I love to read.
I have easily read hundreds of books, not that I have actually counted. I have read great books, good books, decent books, okay books, and have even tried to tough out reading terrible books.
I, like a lot of readers, can usually tell if we want to keep reading a book by the end of the first page, usually even sooner than that.
A reader’s time is limited, and precious, if they cannot get past that first page, why in the world would they want to risk wasting any more time on your book, when there are thousands upon thousands of other books they can be reading?
It does not matter how amazing you think your story is, if you cannot hook your reader on the first page -not just the first page, but the first sentence.
That is where we will be starting. At the beginning.
If you want to draw in a reader, and ultimately a publisher so that your story will even get out to readers, you need a great first sentence. A hook. Something that will grab their attention so that they keep reading, and don’t want to stop.
A hook should invoke curiosity, why is this happening? Why is the person, or people, in this position? A good hook will make people want to keep reading to have those questions, or others like them, answered.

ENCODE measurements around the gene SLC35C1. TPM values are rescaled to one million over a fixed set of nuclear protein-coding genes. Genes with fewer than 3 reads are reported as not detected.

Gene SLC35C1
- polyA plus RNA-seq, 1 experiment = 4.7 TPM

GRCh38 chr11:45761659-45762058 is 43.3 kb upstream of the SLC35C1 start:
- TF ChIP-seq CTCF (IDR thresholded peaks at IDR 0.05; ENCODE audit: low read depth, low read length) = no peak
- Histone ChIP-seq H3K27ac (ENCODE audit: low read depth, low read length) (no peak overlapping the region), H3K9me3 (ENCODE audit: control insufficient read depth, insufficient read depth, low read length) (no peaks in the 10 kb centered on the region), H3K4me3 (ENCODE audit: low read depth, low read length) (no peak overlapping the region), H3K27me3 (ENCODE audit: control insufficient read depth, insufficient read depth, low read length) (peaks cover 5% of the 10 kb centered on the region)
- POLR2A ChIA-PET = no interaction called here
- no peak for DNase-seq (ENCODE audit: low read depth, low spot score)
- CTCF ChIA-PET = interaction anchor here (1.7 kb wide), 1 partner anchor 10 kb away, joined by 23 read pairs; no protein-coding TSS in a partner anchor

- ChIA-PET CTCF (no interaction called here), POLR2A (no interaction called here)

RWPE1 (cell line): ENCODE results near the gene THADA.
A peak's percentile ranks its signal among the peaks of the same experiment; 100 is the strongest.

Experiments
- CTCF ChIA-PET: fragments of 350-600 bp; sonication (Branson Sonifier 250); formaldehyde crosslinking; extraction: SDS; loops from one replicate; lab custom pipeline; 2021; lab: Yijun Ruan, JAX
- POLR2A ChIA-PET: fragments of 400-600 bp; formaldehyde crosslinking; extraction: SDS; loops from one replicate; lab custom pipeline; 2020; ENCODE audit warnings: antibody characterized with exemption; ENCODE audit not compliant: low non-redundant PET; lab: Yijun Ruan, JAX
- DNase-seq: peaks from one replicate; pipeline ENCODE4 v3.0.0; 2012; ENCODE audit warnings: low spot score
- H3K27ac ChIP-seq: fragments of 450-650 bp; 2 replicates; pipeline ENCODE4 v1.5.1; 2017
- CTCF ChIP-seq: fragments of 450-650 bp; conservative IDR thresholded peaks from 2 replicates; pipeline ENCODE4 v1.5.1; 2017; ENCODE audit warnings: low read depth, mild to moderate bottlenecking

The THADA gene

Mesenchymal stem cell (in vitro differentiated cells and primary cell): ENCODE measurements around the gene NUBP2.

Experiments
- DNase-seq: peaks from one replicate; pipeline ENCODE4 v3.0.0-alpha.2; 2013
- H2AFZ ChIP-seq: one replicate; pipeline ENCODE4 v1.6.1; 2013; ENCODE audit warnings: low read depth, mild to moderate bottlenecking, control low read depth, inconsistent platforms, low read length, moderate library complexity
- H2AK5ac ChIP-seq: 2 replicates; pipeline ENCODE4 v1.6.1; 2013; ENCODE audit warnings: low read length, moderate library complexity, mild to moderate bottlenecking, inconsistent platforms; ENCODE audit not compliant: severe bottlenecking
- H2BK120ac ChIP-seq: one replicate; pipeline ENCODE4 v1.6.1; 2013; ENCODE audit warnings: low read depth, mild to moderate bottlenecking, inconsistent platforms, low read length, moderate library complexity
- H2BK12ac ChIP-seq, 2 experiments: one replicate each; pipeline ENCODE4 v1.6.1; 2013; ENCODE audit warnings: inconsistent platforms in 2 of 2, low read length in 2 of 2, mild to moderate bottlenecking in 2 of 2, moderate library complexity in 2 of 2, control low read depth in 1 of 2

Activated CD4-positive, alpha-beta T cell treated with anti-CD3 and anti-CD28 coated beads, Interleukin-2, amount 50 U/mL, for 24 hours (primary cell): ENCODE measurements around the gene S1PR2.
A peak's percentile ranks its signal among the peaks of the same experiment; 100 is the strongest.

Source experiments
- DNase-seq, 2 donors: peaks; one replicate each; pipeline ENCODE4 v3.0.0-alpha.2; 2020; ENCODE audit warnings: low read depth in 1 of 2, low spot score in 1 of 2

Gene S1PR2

A hook should also present conflict, what will happen because of what was introduced in the hook?
It should also be an introduction for the action to come. Things should flow smoothly from there. If you have a great hook, you do not want the action to drop off after that. The suspense should only build higher from this point.
Below I have compiled some of the most well known hooks. Why are the well known? Why do they such a good job hooking the reader?
The Man in Black fled across the desert, and the Gunslinger followed. -Stephen King, The Gunslinger
- This hook invokes curiosity. Why is the Man in Black fleeing? Why is the Gunslinger following? Who is the Man in Black? Who is the Gunslinger?
- There is conflict. What will happen once the Gunslinger catches the Man in Black?
- The hook itself already has action: fled, followed, but there is a lot of potential for more. Where is the Man in Black going?
In a hole in the ground there lived a hobbit. – J.R.R. Tolkein, The Hobbit
- What is a hobbit?
- Why is he/she in a hole?
- What will happen when a hobbit leaves their hole?
It was a pleasure to burn. -Ray Bradbury, Fahrenheit 451
- Why is something burning?
- What is a pleasure to burn?
- What will happen after the fire goes out?
The three hooks above are three well known lines, and there are so many more examples out there, that I could continue making posts just about them, but I don’t have that much time or patience.
So, if you’re writing a novel, do you have your hook?
What are some of your favorite hooks? Why do they work so well? Share below!
Leave me your thoughts, opinions, questions, what have you, below. I love to hear from you guys.